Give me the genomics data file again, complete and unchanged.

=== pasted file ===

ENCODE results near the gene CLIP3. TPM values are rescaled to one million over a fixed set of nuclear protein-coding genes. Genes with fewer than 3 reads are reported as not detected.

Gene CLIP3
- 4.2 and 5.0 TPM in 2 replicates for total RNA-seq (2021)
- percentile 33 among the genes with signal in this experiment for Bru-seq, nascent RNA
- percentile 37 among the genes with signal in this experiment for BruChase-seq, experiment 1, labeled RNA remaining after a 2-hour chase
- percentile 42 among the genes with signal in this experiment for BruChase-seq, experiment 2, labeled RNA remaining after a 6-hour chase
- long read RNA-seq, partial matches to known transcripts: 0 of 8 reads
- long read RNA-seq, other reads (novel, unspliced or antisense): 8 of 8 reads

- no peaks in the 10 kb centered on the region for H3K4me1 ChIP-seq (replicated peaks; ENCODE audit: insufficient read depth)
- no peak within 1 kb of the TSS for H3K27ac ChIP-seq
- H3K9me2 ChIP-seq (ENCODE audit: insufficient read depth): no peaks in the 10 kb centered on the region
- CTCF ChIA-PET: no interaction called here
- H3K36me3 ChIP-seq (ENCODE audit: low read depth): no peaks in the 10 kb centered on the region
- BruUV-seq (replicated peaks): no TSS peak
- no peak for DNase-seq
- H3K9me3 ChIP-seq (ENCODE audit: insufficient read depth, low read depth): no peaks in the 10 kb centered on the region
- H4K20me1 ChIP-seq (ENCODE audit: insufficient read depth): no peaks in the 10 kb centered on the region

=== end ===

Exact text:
ENCODE results near the gene CLIP3. TPM values are rescaled to one million over a fixed set of nuclear protein-coding genes. Genes with fewer than 3 reads are reported as not detected.

Gene CLIP3
- 4.2 and 5.0 TPM in 2 replicates for total RNA-seq (2021)
- percentile 33 among the genes with signal in this experiment for Bru-seq, nascent RNA
- percentile 37 among the genes with signal in this experiment for BruChase-seq, experiment 1, labeled RNA remaining after a 2-hour chase
- percentile 42 among the genes with signal in this experiment for BruChase-seq, experiment 2, labeled RNA remaining after a 6-hour chase
- long read RNA-seq, partial matches to known transcripts: 0 of 8 reads
- long read RNA-seq, other reads (novel, unspliced or antisense): 8 of 8 reads

- no peaks in the 10 kb centered on the region for H3K4me1 ChIP-seq (replicated peaks; ENCODE audit: insufficient read depth)
- no peak within 1 kb of the TSS for H3K27ac ChIP-seq
- H3K9me2 ChIP-seq (ENCODE audit: insufficient read depth): no peaks in the 10 kb centered on the region
- CTCF ChIA-PET: no interaction called here
- H3K36me3 ChIP-seq (ENCODE audit: low read depth): no peaks in the 10 kb centered on the region
- BruUV-seq (replicated peaks): no TSS peak
- no peak for DNase-seq
- H3K9me3 ChIP-seq (ENCODE audit: insufficient read depth, low read depth): no peaks in the 10 kb centered on the region
- H4K20me1 ChIP-seq (ENCODE audit: insufficient read depth): no peaks in the 10 kb centered on the region